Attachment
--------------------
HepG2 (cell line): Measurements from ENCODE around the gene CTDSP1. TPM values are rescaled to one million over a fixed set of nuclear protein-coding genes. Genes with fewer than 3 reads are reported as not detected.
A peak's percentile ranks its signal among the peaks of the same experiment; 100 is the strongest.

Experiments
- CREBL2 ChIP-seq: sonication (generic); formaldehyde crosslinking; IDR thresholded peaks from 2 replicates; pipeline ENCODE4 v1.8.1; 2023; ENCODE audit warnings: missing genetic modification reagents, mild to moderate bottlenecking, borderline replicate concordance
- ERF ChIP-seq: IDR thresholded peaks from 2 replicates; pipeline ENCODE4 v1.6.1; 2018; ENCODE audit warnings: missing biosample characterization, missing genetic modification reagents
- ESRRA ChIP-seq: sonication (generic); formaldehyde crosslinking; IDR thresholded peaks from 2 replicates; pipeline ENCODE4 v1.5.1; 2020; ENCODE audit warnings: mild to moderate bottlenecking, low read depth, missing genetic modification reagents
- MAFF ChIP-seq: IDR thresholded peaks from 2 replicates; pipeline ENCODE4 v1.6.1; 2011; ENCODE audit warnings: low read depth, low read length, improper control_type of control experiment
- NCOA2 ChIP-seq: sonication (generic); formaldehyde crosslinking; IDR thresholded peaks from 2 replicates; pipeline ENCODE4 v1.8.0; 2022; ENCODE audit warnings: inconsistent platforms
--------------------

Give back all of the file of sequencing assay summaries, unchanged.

HepG2 (cell line): Measurements from ENCODE around the gene CTDSP1. TPM values are rescaled to one million over a fixed set of nuclear protein-coding genes. Genes with fewer than 3 reads are reported as not detected.
A peak's percentile ranks its signal among the peaks of the same experiment; 100 is the strongest.

Experiments
- CREBL2 ChIP-seq: sonication (generic); formaldehyde crosslinking; IDR thresholded peaks from 2 replicates; pipeline ENCODE4 v1.8.1; 2023; ENCODE audit warnings: missing genetic modification reagents, mild to moderate bottlenecking, borderline replicate concordance
- ERF ChIP-seq: IDR thresholded peaks from 2 replicates; pipeline ENCODE4 v1.6.1; 2018; ENCODE audit warnings: missing biosample characterization, missing genetic modification reagents
- ESRRA ChIP-seq: sonication (generic); formaldehyde crosslinking; IDR thresholded peaks from 2 replicates; pipeline ENCODE4 v1.5.1; 2020; ENCODE audit warnings: mild to moderate bottlenecking, low read depth, missing genetic modification reagents
- MAFF ChIP-seq: IDR thresholded peaks from 2 replicates; pipeline ENCODE4 v1.6.1; 2011; ENCODE audit warnings: low read depth, low read length, improper control_type of control experiment
- NCOA2 ChIP-seq: sonication (generic); formaldehyde crosslinking; IDR thresholded peaks from 2 replicates; pipeline ENCODE4 v1.8.0; 2022; ENCODE audit warnings: inconsistent platforms